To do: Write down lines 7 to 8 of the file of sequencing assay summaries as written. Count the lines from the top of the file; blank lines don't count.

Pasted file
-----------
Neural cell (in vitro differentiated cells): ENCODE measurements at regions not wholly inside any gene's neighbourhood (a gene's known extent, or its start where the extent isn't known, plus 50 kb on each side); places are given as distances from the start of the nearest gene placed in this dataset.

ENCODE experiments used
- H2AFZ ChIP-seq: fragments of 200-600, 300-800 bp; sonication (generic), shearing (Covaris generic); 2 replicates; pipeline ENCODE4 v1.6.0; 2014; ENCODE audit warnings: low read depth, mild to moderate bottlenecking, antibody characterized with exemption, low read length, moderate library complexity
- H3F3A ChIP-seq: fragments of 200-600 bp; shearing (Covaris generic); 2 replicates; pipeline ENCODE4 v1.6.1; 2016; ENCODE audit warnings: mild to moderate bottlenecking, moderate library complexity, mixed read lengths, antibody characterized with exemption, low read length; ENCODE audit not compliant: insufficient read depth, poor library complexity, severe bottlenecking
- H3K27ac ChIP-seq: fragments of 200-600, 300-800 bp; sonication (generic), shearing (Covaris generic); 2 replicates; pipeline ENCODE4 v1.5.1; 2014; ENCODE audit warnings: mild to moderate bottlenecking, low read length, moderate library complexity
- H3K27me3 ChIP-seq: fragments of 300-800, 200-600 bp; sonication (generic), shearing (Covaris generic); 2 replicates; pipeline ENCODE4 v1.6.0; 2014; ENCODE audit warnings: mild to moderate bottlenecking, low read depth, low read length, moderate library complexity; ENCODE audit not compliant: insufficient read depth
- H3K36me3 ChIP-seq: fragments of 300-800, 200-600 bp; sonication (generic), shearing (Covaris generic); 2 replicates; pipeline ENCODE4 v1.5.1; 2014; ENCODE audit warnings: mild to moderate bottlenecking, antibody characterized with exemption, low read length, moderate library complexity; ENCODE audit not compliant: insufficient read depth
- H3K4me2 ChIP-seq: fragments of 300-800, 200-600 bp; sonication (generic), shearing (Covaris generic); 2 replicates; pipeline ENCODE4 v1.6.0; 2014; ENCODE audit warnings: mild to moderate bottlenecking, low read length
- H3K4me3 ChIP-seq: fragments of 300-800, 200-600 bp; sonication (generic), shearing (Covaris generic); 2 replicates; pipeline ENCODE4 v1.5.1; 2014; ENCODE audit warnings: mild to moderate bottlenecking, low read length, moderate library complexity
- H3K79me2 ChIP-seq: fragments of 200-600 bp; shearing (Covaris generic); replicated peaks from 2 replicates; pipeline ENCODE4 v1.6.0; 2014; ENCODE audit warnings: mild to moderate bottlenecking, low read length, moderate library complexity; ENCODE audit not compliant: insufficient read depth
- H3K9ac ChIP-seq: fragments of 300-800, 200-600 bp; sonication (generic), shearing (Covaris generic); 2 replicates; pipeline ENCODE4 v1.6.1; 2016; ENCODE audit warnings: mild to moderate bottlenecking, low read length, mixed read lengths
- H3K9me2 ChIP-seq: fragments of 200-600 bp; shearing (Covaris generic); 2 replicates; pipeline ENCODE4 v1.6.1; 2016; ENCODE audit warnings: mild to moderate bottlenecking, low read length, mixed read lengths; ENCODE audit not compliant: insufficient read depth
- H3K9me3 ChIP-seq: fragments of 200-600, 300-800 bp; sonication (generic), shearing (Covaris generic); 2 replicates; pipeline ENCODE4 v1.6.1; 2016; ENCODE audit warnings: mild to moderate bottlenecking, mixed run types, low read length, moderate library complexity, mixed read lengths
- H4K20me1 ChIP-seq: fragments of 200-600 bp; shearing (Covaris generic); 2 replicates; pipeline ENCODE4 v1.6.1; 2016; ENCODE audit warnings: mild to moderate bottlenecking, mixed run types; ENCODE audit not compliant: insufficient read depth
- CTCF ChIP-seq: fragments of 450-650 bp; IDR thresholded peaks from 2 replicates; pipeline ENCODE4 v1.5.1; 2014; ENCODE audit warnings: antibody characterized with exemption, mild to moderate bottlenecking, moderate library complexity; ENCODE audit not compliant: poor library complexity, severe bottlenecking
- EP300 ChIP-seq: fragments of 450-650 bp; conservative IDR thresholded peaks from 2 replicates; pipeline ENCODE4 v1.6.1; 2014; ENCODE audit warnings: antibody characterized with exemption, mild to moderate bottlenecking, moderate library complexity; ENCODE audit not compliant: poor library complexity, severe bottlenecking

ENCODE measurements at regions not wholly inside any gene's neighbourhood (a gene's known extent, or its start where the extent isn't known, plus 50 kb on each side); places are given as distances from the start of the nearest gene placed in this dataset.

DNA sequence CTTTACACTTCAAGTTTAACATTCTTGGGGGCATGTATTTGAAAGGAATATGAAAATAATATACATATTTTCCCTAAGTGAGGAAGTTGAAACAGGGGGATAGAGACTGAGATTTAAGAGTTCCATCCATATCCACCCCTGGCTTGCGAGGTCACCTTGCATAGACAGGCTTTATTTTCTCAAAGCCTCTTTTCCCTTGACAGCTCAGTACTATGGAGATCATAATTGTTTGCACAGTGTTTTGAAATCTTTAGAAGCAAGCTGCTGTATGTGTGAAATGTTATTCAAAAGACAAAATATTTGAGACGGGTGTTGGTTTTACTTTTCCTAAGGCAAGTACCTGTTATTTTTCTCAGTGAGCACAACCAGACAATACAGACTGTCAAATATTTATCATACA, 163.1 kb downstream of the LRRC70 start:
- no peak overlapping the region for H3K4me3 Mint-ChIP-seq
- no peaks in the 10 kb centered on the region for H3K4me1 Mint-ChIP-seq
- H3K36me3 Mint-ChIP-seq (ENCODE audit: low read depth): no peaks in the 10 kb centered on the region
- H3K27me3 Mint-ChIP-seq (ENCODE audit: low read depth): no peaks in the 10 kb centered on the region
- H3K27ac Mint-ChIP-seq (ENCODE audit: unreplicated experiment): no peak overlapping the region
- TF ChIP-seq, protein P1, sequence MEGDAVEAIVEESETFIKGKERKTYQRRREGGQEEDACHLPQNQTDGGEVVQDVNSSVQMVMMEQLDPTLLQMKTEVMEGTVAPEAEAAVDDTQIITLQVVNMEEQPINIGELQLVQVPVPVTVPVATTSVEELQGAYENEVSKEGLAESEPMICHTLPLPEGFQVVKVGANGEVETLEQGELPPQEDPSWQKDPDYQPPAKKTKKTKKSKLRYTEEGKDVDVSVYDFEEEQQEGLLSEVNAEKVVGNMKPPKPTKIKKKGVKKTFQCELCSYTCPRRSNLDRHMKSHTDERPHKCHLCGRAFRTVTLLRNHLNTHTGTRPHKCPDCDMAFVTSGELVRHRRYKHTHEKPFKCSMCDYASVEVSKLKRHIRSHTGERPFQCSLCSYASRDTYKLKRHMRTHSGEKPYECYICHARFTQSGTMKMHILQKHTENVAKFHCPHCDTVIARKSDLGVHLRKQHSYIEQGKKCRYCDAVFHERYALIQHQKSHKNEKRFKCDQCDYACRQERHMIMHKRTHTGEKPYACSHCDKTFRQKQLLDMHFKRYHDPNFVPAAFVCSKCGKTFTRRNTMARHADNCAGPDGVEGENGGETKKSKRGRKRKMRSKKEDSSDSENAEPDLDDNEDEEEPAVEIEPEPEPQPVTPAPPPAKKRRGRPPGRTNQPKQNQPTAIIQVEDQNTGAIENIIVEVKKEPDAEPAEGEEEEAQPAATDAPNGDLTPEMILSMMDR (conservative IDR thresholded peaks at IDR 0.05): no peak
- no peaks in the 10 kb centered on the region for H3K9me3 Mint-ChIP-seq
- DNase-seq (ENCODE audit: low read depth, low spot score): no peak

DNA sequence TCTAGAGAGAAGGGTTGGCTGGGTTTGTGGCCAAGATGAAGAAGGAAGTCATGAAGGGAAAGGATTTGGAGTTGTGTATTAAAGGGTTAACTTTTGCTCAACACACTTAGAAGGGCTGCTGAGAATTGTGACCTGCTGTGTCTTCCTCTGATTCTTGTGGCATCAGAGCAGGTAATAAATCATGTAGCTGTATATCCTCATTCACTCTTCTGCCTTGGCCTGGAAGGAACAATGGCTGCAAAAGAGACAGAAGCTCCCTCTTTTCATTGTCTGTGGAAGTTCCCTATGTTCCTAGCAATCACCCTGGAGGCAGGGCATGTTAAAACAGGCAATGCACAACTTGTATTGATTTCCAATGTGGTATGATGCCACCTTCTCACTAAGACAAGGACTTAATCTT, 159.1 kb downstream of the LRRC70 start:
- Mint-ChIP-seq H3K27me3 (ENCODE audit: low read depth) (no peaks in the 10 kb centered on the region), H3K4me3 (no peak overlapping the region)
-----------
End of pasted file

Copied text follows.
- H3K36me3 ChIP-seq: fragments of 300-800, 200-600 bp; sonication (generic), shearing (Covaris generic); 2 replicates; pipeline ENCODE4 v1.5.1; 2014; ENCODE audit warnings: mild to moderate bottlenecking, antibody characterized with exemption, low read length, moderate library complexity; ENCODE audit not compliant: insufficient read depth
- H3K4me2 ChIP-seq: fragments of 300-800, 200-600 bp; sonication (generic), shearing (Covaris generic); 2 replicates; pipeline ENCODE4 v1.6.0; 2014; ENCODE audit warnings: mild to moderate bottlenecking, low read length